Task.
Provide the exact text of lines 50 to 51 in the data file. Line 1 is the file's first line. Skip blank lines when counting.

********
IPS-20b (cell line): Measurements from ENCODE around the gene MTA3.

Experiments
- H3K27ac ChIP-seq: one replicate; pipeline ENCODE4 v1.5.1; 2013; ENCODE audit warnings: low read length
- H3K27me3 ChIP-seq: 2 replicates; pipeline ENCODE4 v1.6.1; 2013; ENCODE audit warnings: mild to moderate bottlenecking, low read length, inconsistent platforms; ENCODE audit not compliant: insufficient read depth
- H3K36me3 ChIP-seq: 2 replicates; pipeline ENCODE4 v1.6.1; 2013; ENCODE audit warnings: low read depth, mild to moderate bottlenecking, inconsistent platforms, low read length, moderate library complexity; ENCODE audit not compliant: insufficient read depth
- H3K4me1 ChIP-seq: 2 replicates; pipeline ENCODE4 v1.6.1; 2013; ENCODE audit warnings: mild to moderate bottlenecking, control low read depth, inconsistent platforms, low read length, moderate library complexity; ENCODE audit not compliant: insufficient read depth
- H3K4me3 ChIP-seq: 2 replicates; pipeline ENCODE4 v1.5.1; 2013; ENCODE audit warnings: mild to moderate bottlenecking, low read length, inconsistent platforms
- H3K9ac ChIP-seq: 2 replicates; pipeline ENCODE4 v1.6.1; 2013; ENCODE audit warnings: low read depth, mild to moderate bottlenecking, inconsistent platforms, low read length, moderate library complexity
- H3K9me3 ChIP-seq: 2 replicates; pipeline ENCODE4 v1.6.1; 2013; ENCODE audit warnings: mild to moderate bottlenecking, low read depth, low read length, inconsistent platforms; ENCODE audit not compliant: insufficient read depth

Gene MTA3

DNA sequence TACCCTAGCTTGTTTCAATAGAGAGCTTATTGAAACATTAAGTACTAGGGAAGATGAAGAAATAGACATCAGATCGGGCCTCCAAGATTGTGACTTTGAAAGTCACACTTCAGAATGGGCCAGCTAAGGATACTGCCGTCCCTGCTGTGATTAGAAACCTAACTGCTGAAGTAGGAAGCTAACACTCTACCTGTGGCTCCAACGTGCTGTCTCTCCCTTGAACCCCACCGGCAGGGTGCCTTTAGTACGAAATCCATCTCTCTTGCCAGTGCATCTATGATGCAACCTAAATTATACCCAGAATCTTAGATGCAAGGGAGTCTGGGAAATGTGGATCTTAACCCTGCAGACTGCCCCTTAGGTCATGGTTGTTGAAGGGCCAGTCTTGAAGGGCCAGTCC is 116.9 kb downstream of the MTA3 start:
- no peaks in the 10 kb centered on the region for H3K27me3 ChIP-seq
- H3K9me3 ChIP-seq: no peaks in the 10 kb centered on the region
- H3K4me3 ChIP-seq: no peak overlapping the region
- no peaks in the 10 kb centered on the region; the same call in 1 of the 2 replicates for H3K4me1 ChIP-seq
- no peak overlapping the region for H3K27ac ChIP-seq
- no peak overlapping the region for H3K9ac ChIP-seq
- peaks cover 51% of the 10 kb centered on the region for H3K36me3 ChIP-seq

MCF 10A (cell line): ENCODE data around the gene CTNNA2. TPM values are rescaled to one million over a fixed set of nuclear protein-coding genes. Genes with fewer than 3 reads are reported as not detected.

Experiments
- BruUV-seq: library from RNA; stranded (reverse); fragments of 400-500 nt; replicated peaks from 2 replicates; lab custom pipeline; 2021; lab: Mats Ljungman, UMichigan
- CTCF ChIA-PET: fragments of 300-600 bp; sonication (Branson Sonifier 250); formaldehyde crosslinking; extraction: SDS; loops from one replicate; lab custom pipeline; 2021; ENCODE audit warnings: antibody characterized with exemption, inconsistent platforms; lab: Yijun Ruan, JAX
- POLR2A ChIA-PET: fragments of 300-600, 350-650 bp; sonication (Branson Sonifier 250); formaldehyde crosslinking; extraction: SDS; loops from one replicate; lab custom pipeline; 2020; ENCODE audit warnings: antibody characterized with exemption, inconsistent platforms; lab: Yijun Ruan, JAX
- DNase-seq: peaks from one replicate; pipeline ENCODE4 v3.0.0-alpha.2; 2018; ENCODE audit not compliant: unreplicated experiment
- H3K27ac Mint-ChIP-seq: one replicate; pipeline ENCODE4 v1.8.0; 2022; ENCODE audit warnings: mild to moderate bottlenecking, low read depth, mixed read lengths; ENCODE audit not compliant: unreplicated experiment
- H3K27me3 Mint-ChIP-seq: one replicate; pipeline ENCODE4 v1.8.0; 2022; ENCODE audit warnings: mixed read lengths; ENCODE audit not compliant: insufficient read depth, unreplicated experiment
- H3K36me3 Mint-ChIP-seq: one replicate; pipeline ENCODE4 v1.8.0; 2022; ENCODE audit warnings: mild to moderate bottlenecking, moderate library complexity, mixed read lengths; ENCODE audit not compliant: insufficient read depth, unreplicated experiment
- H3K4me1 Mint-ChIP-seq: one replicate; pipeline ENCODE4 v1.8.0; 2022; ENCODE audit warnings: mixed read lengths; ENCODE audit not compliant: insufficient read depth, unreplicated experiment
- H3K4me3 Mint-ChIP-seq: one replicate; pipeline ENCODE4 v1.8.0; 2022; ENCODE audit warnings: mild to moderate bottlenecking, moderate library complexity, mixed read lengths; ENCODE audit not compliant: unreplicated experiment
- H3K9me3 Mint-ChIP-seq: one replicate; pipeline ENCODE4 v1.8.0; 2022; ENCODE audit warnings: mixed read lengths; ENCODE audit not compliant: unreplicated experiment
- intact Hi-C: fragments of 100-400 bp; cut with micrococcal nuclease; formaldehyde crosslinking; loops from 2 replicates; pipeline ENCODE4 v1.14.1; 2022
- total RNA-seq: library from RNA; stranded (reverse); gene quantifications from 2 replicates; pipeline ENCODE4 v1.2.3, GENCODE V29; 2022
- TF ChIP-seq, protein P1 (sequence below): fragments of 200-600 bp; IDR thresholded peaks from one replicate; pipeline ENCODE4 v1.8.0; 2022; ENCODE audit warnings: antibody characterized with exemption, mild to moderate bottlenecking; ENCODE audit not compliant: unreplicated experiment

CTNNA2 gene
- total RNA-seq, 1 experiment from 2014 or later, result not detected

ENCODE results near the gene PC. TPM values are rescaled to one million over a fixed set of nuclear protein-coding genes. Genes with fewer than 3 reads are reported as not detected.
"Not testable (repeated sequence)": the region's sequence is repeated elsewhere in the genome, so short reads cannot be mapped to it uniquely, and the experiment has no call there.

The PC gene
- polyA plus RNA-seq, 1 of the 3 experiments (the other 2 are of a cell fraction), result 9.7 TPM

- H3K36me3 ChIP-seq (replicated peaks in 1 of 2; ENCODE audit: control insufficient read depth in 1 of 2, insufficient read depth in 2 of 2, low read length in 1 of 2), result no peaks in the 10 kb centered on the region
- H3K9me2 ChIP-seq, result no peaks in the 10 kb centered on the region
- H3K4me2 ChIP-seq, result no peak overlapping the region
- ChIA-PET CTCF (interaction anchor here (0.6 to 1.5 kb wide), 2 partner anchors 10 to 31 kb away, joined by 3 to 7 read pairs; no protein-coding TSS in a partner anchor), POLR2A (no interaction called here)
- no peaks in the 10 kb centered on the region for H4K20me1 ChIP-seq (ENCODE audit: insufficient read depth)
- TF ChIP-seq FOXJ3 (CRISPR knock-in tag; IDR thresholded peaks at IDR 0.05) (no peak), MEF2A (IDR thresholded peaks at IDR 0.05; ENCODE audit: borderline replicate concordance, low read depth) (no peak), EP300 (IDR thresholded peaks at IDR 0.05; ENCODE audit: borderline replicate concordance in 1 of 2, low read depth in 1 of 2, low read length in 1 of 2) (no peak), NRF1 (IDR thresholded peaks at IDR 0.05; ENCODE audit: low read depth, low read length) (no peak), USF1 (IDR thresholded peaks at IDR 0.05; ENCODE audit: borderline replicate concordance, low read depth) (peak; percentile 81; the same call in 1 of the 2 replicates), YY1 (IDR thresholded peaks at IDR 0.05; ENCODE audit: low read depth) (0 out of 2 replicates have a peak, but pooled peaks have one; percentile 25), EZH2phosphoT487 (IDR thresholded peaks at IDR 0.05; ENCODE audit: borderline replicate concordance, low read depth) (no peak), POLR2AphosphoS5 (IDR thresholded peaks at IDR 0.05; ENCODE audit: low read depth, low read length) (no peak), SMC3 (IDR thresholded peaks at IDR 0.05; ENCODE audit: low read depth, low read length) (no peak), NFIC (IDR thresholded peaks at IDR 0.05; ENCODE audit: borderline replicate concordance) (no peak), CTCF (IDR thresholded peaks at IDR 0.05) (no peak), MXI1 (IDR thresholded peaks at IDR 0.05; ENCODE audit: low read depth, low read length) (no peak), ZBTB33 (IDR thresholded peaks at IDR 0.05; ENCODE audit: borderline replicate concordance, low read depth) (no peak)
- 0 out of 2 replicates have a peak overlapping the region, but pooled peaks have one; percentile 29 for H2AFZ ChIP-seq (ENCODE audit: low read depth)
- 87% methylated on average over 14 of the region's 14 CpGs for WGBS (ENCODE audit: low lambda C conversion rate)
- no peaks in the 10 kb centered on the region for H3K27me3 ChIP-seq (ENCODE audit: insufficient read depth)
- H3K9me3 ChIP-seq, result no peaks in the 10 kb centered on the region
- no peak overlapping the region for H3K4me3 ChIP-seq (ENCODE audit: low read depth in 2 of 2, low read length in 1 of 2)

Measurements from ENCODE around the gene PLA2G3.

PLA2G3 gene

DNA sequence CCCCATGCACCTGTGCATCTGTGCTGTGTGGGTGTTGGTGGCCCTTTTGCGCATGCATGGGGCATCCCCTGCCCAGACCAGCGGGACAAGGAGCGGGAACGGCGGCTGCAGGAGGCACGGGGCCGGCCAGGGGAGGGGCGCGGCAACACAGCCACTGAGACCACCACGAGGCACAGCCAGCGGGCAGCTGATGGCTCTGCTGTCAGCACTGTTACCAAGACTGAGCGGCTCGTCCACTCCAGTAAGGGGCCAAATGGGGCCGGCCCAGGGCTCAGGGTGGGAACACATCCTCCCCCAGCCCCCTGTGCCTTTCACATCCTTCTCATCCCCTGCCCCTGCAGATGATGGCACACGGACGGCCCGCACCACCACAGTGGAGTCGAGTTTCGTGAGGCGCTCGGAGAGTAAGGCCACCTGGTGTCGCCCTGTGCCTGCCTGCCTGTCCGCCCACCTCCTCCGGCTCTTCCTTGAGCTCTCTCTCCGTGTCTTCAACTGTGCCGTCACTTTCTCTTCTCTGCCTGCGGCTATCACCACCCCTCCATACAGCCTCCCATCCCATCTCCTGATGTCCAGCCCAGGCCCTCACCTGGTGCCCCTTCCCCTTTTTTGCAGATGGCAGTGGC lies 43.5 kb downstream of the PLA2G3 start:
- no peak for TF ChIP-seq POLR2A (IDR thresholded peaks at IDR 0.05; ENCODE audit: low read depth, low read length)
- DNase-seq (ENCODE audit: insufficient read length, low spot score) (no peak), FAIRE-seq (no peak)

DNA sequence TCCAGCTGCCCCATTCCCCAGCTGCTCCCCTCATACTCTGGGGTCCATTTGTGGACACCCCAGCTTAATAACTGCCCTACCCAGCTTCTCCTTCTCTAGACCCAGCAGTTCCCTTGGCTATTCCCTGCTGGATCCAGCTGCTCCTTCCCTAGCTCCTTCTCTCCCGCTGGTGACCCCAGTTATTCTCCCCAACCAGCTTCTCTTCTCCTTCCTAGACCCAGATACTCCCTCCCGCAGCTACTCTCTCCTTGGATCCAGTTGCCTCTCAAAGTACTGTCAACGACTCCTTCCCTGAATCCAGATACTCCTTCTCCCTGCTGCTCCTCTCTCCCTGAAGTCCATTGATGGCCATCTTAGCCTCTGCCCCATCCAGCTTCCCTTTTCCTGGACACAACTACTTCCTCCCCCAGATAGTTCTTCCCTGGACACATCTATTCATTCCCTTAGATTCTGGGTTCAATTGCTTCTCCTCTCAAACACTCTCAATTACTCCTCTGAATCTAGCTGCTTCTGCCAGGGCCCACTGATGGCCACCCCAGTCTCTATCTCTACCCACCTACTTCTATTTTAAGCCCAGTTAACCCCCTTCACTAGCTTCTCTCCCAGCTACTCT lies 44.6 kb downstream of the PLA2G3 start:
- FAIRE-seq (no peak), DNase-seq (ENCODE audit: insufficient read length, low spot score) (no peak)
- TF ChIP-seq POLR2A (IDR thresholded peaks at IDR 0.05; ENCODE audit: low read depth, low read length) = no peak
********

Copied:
- no peak overlapping the region for H3K4me3 ChIP-seq (ENCODE audit: low read depth in 2 of 2, low read length in 1 of 2)

Measurements from ENCODE around the gene PLA2G3.